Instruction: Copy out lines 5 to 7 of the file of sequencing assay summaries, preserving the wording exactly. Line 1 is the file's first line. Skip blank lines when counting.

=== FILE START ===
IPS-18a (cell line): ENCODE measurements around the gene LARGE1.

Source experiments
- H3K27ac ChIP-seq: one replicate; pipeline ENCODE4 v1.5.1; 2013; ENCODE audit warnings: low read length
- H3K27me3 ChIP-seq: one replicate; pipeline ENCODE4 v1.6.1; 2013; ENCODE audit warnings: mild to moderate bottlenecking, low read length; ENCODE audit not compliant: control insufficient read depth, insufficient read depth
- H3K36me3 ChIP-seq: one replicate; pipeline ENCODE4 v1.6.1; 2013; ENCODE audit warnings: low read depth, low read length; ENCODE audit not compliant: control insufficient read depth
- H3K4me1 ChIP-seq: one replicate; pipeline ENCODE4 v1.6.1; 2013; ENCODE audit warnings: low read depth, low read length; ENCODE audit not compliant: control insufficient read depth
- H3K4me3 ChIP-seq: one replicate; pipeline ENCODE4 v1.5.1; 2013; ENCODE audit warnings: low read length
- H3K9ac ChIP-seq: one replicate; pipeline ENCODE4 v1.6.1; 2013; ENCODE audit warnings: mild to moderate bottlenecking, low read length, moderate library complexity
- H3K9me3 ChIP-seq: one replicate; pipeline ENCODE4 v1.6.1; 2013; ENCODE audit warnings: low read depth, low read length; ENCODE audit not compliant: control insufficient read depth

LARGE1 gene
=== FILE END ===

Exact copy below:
- H3K36me3 ChIP-seq: one replicate; pipeline ENCODE4 v1.6.1; 2013; ENCODE audit warnings: low read depth, low read length; ENCODE audit not compliant: control insufficient read depth
- H3K4me1 ChIP-seq: one replicate; pipeline ENCODE4 v1.6.1; 2013; ENCODE audit warnings: low read depth, low read length; ENCODE audit not compliant: control insufficient read depth
- H3K4me3 ChIP-seq: one replicate; pipeline ENCODE4 v1.5.1; 2013; ENCODE audit warnings: low read length